The World Bank recently published a blog post that explored “Three Steps to Get Every Child Reading.” The piece examines “learning poverty” and the global learning crisis which have been exacerbated by the COVID-19 pandemic. In 2019, 53% of children in low- and middle-income countries were unable to read and understand a simple text by the age of 10. The blog post states that today, levels of learning poverty are increasing, and that at-home learning environments are a major factor in the uneven impact of the pandemic on education.
One key way to address learning poverty is to ensure that books get into children’s hands. World Education’s Track and Trace project, funded by the World Bank Group through the Results in Education for All Children (REACH) Trust Fund, aims to improve transparency and accountability of the education supply chain in Cambodia by providing communities with visibility into the location of textbooks through the ordering and distribution process. The goal is to incentivize more accurate delivery of books and ensure books arrive on time and in the right condition.
Our Track and Trace (TnT) system enables government officials, school-level stakeholders—such as support committees and parent associations—local partners, and distributors to track the ordering and distribution of books and other supplies in real time. Paper systems often result in delays, inaccuracies, and inefficiencies, and without tracking information, there is no way to know where books were lost or if they were received by schools.
With TnT in Cambodia, a combination of a chatbot, online forms, and a web-based dashboard are used to place orders and monitor distribution. World Education initially trained 624 school directors/deputies and 832 school support committee members on how to submit textbook requests and confirm deliveries through TnT systems on mobile phones.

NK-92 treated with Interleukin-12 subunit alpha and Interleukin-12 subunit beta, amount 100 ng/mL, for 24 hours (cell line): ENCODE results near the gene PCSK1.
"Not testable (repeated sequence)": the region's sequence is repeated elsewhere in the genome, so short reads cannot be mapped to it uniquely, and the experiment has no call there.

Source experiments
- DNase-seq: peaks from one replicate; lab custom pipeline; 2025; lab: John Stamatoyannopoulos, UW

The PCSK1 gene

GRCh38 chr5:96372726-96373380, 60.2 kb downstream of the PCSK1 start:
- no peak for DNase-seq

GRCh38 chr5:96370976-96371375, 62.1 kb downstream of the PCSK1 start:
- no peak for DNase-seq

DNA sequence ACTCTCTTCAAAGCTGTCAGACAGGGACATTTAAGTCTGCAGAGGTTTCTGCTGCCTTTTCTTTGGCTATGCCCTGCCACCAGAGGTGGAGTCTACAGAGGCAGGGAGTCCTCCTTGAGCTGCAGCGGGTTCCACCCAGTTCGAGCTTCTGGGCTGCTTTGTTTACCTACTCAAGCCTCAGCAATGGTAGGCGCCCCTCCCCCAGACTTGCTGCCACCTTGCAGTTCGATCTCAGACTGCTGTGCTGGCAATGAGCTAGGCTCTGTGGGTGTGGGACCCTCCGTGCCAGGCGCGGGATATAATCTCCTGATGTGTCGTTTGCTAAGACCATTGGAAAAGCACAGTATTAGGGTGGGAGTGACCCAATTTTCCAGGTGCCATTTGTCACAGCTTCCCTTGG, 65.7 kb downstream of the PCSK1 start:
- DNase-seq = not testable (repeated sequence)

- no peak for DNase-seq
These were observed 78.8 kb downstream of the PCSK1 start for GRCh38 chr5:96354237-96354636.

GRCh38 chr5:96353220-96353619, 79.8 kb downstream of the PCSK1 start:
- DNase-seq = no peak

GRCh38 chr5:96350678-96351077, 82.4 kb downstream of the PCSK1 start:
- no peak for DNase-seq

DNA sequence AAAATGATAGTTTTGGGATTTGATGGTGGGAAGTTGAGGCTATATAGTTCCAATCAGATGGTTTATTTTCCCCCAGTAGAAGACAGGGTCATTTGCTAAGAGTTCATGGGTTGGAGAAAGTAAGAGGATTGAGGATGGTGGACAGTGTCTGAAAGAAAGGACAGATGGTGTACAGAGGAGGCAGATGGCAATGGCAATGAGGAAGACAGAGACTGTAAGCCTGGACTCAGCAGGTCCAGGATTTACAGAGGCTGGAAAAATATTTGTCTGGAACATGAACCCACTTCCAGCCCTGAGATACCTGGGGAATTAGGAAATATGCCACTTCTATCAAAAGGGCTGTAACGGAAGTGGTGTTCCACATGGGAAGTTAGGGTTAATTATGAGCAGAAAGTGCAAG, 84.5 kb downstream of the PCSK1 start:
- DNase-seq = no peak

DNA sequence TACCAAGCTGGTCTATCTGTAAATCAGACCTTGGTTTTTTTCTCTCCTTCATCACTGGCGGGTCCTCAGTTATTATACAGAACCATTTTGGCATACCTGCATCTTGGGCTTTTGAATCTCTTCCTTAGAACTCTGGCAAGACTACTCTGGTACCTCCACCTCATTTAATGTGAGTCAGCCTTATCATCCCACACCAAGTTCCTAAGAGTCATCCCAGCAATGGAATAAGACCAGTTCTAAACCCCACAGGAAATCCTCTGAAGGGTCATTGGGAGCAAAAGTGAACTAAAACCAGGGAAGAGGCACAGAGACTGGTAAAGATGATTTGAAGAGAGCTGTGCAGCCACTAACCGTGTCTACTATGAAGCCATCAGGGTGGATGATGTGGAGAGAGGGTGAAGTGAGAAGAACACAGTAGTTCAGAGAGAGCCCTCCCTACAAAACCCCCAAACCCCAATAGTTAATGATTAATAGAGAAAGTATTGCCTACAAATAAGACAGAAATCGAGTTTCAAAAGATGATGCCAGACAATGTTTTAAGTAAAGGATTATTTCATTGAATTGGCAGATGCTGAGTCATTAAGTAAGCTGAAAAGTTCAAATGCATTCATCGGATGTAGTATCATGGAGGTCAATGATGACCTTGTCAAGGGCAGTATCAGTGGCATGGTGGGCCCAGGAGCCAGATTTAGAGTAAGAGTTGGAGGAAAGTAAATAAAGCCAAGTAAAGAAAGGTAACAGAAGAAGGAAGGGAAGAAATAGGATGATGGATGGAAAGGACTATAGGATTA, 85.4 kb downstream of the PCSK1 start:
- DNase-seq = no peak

I like using the TnT system because it is faster and easier than requesting the textbooks by paper. It saves time and it is easy to correct the data if you make a mistake,” said one school director.
This project has shown great success. From 2017 to 2019 when the project was first piloted, 100% of school directors from 416 schools submitted textbook requests within 2 weeks, and data from TnT showed that 99% of the total number of books approved by the Ministry of Education, Youth, and Sports were received by school directors. In April of 2019, the Cambodian Minister of Education announced that the government would take over the management of the TnT system, and in 2020, they began using it nationwide. By early 2021, 97% of school directors across the country had used TnT on their mobile phones to request their textbooks, and in the last months of 2021 they will be using it to confirm book deliveries. Together, we can challenge the global learning crisis and reduce learning poverty in countries like Cambodia by ensuring consistent access to books.
As the World Bank highlights in their blog, “one pilot in Cambodia across 10 school districts found track-and-trace helped speed up the time it took to order books and gave school districts information on when books would arrive to facilitate better planning for classroom use.”